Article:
Cephalopods—the class of fascinating animals that includes octopus, squid, and cuttlefish— are the most intelligent, most mobile, and the largest of all molluscs. These ‘brainy’ invertebrates have evolved suckered tentacles, camera-like eyes, color-changing skin, and complex learning behavior. Among the invertebrates, cephalopod brains can’t be beat. For years, these tentacled geniuses have been constantly studied to understand the human nervous system.
Jade Zee, who directs Northeastern University’s program in behavioral neuroscience, talks about what these animals can teach us. “Among invertebrates, they stand very much apart. They’ve evolved a much larger nervous system,” says Zee. “Their body plan is completely different from ours, but they share many of the same fundamental principles in how the nervous system actually underlies behaviors.”
“Neuroscience has really benefited from cephalopods,” says Zee. “The very first action potential, which is the electrical activity of a neuron, was recorded in a squid.” Scientists are particularly interested in the cephalopod axons, the part of a nerve cell that transmits messages away from the cell body. These axons are similar to those found in humans. It’s about a millimeter in diameter and big enough to be seen without a microscope.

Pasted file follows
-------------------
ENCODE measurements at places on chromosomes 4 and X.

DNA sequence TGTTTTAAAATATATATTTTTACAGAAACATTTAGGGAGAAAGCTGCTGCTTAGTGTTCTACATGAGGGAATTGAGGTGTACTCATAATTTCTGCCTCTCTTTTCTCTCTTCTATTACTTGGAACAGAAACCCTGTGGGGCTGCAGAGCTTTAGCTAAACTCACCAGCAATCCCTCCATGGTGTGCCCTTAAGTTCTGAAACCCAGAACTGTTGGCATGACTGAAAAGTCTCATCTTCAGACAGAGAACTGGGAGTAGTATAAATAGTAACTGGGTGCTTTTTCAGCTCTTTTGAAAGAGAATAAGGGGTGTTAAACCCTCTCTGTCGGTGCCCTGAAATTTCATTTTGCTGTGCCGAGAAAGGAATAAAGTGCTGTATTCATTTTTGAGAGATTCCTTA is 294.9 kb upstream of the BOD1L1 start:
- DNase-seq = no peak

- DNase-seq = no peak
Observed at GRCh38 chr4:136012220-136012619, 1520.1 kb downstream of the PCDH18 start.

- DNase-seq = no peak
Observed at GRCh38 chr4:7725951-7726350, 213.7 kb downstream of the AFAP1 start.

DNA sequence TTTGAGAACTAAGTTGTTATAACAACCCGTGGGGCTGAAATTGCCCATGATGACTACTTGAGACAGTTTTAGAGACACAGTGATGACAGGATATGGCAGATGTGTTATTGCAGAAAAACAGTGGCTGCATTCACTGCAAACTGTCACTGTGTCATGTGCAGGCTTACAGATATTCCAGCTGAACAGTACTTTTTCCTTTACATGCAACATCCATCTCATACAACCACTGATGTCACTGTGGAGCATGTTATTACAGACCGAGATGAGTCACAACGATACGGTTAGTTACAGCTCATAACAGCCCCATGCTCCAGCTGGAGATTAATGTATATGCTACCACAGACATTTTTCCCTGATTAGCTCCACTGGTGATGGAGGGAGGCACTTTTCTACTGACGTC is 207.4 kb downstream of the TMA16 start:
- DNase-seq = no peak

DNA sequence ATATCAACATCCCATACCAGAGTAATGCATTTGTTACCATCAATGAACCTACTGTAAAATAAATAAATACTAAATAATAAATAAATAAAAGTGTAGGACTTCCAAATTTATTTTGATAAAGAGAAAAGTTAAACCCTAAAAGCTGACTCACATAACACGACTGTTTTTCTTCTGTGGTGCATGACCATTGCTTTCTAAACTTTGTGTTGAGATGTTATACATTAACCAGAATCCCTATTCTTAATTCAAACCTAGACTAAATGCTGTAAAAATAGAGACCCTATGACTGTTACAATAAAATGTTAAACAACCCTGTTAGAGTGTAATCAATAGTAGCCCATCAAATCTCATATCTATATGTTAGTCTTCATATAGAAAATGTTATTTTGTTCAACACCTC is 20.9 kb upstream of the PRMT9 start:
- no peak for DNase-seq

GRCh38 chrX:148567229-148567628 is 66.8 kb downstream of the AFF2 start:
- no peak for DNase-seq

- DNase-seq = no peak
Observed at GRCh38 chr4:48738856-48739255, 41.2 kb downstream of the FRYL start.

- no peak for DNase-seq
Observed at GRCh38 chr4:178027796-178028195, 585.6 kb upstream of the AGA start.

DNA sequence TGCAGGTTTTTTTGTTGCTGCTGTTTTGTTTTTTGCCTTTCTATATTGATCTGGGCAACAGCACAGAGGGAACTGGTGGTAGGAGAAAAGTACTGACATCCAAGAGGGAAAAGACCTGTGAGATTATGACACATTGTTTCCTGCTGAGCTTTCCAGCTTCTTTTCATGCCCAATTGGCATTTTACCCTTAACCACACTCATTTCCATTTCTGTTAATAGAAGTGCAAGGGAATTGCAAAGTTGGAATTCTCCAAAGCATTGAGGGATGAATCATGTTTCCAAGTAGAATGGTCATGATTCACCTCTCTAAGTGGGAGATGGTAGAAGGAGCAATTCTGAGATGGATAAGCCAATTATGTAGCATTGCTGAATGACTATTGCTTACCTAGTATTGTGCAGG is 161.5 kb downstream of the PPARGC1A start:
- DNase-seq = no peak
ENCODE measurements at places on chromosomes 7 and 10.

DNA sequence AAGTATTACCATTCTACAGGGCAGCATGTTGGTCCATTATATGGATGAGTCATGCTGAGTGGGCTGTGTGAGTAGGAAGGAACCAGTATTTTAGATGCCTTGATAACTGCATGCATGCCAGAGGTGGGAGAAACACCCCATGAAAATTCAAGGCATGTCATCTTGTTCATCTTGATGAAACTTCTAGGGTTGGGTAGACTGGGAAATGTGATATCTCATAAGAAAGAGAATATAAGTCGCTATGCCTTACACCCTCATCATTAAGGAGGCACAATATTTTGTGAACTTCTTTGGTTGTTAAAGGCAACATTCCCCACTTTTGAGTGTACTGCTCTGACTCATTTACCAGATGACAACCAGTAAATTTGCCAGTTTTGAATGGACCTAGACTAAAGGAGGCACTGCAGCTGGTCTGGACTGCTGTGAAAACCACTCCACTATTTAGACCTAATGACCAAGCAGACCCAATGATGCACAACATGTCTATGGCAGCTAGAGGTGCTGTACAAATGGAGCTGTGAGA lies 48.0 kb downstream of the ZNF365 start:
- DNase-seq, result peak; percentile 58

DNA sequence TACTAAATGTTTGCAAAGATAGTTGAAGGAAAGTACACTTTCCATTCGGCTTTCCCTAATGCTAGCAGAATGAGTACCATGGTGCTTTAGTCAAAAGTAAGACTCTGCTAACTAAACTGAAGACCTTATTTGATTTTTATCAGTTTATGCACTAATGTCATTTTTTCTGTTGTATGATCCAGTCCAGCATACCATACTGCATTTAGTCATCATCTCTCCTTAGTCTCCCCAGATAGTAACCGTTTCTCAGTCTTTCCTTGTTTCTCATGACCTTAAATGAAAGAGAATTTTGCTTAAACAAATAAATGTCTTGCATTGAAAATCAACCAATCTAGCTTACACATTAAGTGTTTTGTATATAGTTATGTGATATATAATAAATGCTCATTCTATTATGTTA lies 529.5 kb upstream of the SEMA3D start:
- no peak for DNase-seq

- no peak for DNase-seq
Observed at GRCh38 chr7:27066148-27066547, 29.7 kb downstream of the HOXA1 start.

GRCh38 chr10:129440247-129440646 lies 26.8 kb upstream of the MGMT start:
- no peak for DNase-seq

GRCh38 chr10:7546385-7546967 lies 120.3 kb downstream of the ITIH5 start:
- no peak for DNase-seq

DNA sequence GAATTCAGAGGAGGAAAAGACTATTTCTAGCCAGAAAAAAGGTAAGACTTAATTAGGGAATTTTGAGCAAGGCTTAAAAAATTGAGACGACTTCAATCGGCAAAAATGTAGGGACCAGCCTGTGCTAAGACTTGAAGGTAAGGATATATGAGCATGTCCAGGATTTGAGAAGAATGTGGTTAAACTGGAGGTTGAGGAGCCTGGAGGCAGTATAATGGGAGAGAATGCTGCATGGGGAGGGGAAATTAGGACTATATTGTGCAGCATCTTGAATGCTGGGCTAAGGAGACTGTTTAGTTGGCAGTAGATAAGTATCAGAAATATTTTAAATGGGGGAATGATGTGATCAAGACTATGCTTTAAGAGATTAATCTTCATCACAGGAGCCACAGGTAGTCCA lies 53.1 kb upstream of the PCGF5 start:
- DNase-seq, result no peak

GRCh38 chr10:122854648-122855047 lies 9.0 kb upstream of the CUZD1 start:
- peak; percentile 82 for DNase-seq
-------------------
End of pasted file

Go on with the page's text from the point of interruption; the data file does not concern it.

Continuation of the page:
Although you may think a millimeter is still pretty small, it’s actually really, really big compared to other nerves. “We humans have white matter, which causes electrical signals to travel much, much faster in our neurons. Invertebrates don’t have that. So the invertebrate solution, if you want electrical signals to travel faster, is to have a wider diameter axon of a neuron.” Zee explains.
Neurons encode information with electrical signals, such as action potentials. They transmit that information to other neurons through synapses. For these animals, the behaviors that need to happen fast would generally be escape behaviors. Having this giant axon that is wider and thicker would allow electrical signals to travel faster in their bodies, and that would help them escape dangerous situations or predators.
Though studying cephalopod brains started out as just a way to understand nervous system physiology, it has really branched out. Zee talks about some experiments that scientists are conducting in the “Neural Systems and Behavior” course that she co-directs. These experiments involved testing ecstasy on a solitary species of octopus which led to surprising results. Just as with humans, ecstasy promoted pro-social behaviors in the octopus too. They started being less interested in toys and more interested in each other. Zee says they hope to apply their findings to develop solutions to human diseases and disorders that affect the brain.